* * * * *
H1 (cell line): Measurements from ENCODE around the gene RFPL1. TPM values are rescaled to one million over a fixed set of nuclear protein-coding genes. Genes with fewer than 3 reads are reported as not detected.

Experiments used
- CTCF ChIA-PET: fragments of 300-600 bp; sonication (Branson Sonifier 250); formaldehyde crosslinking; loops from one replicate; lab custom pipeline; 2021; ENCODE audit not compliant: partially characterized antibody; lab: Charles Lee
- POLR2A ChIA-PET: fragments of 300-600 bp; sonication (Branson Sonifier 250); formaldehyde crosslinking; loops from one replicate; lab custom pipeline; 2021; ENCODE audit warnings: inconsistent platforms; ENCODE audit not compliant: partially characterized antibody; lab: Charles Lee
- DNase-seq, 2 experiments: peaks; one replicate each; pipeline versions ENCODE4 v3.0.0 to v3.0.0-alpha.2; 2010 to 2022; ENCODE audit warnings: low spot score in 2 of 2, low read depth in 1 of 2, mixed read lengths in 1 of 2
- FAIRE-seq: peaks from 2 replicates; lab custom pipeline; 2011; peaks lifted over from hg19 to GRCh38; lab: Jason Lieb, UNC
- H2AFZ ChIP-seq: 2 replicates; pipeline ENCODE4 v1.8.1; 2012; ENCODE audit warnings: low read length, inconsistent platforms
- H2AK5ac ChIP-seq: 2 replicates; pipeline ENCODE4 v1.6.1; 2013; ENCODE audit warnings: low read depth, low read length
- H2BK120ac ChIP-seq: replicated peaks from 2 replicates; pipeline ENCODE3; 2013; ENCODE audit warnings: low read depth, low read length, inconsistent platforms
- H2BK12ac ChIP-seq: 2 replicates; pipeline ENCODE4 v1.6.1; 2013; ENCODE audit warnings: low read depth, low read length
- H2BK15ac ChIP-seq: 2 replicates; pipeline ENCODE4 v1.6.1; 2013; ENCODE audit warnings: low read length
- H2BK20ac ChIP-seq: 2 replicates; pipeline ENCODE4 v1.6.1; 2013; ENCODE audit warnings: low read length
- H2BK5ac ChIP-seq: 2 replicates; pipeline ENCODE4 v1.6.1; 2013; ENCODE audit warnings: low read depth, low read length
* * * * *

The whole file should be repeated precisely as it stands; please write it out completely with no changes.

H1 (cell line): Measurements from ENCODE around the gene RFPL1. TPM values are rescaled to one million over a fixed set of nuclear protein-coding genes. Genes with fewer than 3 reads are reported as not detected.

Experiments used
- CTCF ChIA-PET: fragments of 300-600 bp; sonication (Branson Sonifier 250); formaldehyde crosslinking; loops from one replicate; lab custom pipeline; 2021; ENCODE audit not compliant: partially characterized antibody; lab: Charles Lee
- POLR2A ChIA-PET: fragments of 300-600 bp; sonication (Branson Sonifier 250); formaldehyde crosslinking; loops from one replicate; lab custom pipeline; 2021; ENCODE audit warnings: inconsistent platforms; ENCODE audit not compliant: partially characterized antibody; lab: Charles Lee
- DNase-seq, 2 experiments: peaks; one replicate each; pipeline versions ENCODE4 v3.0.0 to v3.0.0-alpha.2; 2010 to 2022; ENCODE audit warnings: low spot score in 2 of 2, low read depth in 1 of 2, mixed read lengths in 1 of 2
- FAIRE-seq: peaks from 2 replicates; lab custom pipeline; 2011; peaks lifted over from hg19 to GRCh38; lab: Jason Lieb, UNC
- H2AFZ ChIP-seq: 2 replicates; pipeline ENCODE4 v1.8.1; 2012; ENCODE audit warnings: low read length, inconsistent platforms
- H2AK5ac ChIP-seq: 2 replicates; pipeline ENCODE4 v1.6.1; 2013; ENCODE audit warnings: low read depth, low read length
- H2BK120ac ChIP-seq: replicated peaks from 2 replicates; pipeline ENCODE3; 2013; ENCODE audit warnings: low read depth, low read length, inconsistent platforms
- H2BK12ac ChIP-seq: 2 replicates; pipeline ENCODE4 v1.6.1; 2013; ENCODE audit warnings: low read depth, low read length
- H2BK15ac ChIP-seq: 2 replicates; pipeline ENCODE4 v1.6.1; 2013; ENCODE audit warnings: low read length
- H2BK20ac ChIP-seq: 2 replicates; pipeline ENCODE4 v1.6.1; 2013; ENCODE audit warnings: low read length
- H2BK5ac ChIP-seq: 2 replicates; pipeline ENCODE4 v1.6.1; 2013; ENCODE audit warnings: low read depth, low read length